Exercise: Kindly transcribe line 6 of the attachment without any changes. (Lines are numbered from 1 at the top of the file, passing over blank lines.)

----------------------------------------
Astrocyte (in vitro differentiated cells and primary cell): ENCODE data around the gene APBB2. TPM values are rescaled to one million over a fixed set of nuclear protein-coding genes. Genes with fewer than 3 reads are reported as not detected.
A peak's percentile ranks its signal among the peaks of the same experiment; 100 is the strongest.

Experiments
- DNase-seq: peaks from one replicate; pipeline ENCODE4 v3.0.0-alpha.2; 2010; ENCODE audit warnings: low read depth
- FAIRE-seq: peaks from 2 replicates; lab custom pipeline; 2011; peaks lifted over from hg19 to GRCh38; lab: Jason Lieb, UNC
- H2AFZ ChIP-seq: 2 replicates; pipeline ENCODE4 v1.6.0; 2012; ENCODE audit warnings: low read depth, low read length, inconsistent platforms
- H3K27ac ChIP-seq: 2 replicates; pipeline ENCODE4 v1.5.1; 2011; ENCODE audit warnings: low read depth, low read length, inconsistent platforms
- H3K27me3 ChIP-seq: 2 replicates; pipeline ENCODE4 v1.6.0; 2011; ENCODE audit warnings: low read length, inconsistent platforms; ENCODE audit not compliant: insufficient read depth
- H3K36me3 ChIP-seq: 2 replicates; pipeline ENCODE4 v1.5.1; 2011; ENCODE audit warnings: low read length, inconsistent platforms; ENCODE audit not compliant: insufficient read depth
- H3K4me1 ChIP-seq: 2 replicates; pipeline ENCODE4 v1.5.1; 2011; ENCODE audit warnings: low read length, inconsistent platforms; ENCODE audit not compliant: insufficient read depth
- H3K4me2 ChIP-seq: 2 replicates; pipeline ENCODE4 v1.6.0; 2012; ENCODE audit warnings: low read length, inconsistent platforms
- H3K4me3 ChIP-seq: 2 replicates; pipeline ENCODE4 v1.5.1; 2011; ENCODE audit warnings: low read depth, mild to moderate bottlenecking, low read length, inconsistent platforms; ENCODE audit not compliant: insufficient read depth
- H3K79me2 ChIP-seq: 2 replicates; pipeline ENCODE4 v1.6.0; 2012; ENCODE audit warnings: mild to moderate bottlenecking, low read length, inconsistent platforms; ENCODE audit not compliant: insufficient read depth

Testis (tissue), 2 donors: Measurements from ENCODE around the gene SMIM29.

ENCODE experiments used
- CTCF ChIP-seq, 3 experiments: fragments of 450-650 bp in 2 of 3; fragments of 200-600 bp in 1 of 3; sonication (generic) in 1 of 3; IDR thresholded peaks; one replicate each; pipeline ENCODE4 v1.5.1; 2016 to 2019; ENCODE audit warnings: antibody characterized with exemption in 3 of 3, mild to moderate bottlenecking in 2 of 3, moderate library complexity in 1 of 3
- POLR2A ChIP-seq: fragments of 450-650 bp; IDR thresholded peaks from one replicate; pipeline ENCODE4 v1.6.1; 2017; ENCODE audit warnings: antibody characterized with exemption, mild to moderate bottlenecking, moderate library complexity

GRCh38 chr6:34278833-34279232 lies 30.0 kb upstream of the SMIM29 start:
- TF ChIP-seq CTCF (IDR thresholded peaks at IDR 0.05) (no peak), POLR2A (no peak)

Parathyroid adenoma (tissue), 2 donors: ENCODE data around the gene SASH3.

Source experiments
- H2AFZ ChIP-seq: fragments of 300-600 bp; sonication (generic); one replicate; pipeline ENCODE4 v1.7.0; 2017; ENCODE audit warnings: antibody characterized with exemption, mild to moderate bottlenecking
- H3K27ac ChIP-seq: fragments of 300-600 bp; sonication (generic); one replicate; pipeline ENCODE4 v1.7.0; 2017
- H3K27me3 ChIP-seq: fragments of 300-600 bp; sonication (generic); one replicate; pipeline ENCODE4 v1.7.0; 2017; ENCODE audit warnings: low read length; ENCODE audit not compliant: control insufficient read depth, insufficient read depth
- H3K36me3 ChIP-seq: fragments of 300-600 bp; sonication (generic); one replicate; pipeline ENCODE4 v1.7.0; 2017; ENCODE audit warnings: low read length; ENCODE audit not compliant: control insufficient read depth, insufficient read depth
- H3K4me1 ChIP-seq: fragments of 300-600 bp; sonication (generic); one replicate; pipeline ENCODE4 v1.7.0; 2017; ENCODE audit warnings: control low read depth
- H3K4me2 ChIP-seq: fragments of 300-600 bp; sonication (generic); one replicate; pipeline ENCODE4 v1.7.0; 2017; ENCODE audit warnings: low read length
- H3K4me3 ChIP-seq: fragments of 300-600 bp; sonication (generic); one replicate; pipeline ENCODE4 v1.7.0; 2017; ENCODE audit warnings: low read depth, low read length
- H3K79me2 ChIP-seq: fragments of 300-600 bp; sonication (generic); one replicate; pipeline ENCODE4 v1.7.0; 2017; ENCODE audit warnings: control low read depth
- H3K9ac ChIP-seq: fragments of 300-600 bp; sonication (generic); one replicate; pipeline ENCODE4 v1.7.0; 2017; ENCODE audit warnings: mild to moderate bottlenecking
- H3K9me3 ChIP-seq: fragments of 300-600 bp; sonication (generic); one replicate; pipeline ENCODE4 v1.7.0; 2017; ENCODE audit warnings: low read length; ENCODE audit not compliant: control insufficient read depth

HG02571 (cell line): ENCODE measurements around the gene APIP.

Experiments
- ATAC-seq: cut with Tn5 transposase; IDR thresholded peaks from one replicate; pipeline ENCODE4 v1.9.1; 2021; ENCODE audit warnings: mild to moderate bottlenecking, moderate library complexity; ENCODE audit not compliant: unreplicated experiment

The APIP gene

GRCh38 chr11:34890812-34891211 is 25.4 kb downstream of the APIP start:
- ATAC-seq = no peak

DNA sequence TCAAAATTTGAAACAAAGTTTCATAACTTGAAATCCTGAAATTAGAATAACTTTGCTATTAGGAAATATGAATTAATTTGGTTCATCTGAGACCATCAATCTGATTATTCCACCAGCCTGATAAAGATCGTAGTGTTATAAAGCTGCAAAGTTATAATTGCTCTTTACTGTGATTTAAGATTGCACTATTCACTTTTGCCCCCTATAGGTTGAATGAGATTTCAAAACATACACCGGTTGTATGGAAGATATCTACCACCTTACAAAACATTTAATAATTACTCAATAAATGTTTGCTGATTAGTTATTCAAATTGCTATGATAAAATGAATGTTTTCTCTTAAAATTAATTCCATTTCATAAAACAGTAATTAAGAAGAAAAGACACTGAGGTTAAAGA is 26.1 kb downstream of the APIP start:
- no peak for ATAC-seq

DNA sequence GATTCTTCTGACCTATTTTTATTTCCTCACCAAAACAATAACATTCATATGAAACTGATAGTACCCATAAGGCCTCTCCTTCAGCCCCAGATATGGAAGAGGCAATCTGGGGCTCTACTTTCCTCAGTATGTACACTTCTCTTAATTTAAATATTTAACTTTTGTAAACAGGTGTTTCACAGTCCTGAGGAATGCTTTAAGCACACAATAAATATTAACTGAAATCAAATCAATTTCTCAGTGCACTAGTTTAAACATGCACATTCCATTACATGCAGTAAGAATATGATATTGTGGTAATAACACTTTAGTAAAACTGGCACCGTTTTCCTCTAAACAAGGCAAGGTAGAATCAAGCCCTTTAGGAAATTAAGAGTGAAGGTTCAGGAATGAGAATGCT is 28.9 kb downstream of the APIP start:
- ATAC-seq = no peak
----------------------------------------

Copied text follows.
- H2AFZ ChIP-seq: 2 replicates; pipeline ENCODE4 v1.6.0; 2012; ENCODE audit warnings: low read depth, low read length, inconsistent platforms